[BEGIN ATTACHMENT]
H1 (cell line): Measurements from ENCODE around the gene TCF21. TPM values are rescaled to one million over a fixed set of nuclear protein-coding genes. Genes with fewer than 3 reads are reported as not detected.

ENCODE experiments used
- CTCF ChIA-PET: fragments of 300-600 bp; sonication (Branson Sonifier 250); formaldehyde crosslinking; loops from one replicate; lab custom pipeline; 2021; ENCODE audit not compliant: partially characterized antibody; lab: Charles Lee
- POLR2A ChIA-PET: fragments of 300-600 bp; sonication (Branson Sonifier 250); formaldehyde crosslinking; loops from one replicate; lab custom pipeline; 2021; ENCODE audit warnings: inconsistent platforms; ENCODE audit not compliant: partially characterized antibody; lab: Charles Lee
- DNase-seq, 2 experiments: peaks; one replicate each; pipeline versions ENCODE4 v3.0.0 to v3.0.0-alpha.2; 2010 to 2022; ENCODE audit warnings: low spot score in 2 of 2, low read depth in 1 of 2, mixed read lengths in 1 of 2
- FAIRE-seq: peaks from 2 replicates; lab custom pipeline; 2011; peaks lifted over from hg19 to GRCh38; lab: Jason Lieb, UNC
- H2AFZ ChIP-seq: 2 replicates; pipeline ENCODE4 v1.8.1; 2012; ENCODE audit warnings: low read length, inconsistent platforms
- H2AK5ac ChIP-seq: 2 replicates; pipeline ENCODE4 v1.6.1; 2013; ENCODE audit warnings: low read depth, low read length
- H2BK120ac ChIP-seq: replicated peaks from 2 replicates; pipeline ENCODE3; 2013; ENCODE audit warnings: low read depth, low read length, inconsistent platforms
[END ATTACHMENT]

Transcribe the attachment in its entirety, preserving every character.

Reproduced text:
H1 (cell line): Measurements from ENCODE around the gene TCF21. TPM values are rescaled to one million over a fixed set of nuclear protein-coding genes. Genes with fewer than 3 reads are reported as not detected.

ENCODE experiments used
- CTCF ChIA-PET: fragments of 300-600 bp; sonication (Branson Sonifier 250); formaldehyde crosslinking; loops from one replicate; lab custom pipeline; 2021; ENCODE audit not compliant: partially characterized antibody; lab: Charles Lee
- POLR2A ChIA-PET: fragments of 300-600 bp; sonication (Branson Sonifier 250); formaldehyde crosslinking; loops from one replicate; lab custom pipeline; 2021; ENCODE audit warnings: inconsistent platforms; ENCODE audit not compliant: partially characterized antibody; lab: Charles Lee
- DNase-seq, 2 experiments: peaks; one replicate each; pipeline versions ENCODE4 v3.0.0 to v3.0.0-alpha.2; 2010 to 2022; ENCODE audit warnings: low spot score in 2 of 2, low read depth in 1 of 2, mixed read lengths in 1 of 2
- FAIRE-seq: peaks from 2 replicates; lab custom pipeline; 2011; peaks lifted over from hg19 to GRCh38; lab: Jason Lieb, UNC
- H2AFZ ChIP-seq: 2 replicates; pipeline ENCODE4 v1.8.1; 2012; ENCODE audit warnings: low read length, inconsistent platforms
- H2AK5ac ChIP-seq: 2 replicates; pipeline ENCODE4 v1.6.1; 2013; ENCODE audit warnings: low read depth, low read length
- H2BK120ac ChIP-seq: replicated peaks from 2 replicates; pipeline ENCODE3; 2013; ENCODE audit warnings: low read depth, low read length, inconsistent platforms